The Magic of Connecting, Part One
Updated: Feb 7
As I prepare for my next keynote speech on “The Magic of Connecting,” I love what my mentor and friend, John C. Maxwell, says in his book Everyone Communicates, Few Connect. He says, “Connecting is the ability to identify with people and relate to them in a way that increases your influence with them. Why is that important? Because the ability to communicate and connect with others is a major determining factor in reaching your potential. To be successful, you must work with others. And to do that at your absolute best, you must learn to connect.”
I remember years ago when I worked in a grocery store in the produce department. My immediate supervisor was not a connector. In the four months that I worked there, she never once said, “Good morning,” or when I left, “Good-bye,” or “Have a great day,” unless I initiated it. She rarely spoke to me unless it was work-related. I would even test it at times. I’d be putting the radishes on the shelf early in the morning and when I saw her come through the front doors, I would watch her walk in, even feet away from me, and she never said a word. It turned into a game for me as I would test it on many occasions. Because she never asked me any questions or what I did outside of work, I didn’t think she cared, to the point I just thought she didn’t like me. She definitely didn’t want to make a connection with me or want to influence me in any way.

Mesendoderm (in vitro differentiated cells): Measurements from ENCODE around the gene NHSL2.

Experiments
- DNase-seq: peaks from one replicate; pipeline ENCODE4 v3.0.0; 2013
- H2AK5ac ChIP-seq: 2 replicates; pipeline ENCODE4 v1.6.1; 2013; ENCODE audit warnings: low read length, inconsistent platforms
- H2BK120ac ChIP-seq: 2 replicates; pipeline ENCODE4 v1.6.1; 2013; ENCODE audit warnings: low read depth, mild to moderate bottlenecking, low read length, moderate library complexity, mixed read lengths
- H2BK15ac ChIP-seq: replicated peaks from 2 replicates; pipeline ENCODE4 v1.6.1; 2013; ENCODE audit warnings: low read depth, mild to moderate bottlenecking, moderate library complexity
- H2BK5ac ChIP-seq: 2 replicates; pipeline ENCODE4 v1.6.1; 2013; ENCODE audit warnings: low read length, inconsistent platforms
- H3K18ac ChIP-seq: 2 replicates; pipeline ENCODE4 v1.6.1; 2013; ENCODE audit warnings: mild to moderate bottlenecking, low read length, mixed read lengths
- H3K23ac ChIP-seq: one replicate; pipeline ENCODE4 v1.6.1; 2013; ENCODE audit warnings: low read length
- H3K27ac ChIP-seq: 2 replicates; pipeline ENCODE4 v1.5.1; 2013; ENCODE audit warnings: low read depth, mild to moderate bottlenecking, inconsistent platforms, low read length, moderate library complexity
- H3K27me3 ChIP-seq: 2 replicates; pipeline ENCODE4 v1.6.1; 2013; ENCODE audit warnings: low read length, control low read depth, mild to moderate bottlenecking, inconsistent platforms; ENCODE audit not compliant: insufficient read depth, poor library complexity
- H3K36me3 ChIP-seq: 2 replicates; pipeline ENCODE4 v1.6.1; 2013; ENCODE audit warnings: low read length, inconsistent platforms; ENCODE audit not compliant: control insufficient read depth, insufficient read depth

What is influence? Influence is the capacity to have an effect on the character, development, or behavior of someone or something. Why is a leader’s ability to influence someone so important? Here are three reasons:
#1 If you don’t have influence, you will never be able to lead others.
#2 Influence motivates people to move and take action.
#3 Influence makes a positive impact on the lives of others.